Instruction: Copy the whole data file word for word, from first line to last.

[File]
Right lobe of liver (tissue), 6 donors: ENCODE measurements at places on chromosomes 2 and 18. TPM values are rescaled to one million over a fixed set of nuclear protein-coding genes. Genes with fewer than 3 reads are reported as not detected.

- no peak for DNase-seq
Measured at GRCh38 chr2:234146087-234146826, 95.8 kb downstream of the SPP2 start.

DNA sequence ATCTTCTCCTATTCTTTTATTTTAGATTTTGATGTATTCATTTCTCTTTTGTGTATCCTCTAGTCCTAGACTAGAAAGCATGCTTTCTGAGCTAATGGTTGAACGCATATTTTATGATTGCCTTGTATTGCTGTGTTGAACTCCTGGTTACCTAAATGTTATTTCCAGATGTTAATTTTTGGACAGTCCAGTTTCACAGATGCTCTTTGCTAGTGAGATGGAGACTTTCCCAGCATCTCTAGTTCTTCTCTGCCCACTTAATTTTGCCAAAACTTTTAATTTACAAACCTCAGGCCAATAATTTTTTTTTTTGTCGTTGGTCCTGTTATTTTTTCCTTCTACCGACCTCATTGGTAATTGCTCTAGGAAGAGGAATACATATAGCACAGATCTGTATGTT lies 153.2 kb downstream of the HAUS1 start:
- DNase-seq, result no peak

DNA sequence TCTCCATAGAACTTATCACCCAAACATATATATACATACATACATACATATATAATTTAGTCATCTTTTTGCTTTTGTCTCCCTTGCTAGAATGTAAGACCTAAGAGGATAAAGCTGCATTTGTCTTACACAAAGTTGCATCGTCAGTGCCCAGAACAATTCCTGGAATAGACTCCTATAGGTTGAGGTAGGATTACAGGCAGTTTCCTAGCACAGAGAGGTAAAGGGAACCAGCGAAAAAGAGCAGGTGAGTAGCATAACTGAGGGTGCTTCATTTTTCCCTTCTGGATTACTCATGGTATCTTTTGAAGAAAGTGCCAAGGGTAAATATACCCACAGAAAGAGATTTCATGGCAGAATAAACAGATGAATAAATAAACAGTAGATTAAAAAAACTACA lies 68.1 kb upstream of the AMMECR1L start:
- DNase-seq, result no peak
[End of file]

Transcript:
Right lobe of liver (tissue), 6 donors: ENCODE measurements at places on chromosomes 2 and 18. TPM values are rescaled to one million over a fixed set of nuclear protein-coding genes. Genes with fewer than 3 reads are reported as not detected.

- no peak for DNase-seq
Measured at GRCh38 chr2:234146087-234146826, 95.8 kb downstream of the SPP2 start.

DNA sequence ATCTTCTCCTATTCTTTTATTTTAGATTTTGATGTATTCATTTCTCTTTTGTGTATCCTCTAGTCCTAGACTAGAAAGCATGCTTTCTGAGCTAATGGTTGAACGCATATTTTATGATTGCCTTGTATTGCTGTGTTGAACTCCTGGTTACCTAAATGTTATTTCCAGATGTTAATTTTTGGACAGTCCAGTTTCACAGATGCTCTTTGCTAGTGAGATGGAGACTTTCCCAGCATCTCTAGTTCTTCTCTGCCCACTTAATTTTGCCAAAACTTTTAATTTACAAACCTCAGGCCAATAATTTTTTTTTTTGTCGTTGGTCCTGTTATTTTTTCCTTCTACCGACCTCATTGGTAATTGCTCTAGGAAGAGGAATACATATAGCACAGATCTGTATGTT lies 153.2 kb downstream of the HAUS1 start:
- DNase-seq, result no peak

DNA sequence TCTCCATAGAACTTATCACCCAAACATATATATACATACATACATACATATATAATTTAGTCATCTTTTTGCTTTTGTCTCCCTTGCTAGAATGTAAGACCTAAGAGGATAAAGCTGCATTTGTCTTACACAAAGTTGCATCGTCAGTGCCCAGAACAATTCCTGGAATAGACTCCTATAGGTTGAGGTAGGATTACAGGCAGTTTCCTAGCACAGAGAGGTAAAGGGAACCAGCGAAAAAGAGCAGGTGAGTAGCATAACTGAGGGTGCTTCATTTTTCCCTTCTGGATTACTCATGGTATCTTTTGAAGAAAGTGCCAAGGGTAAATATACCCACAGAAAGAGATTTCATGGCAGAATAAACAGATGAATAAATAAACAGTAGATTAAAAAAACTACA lies 68.1 kb upstream of the AMMECR1L start:
- DNase-seq, result no peak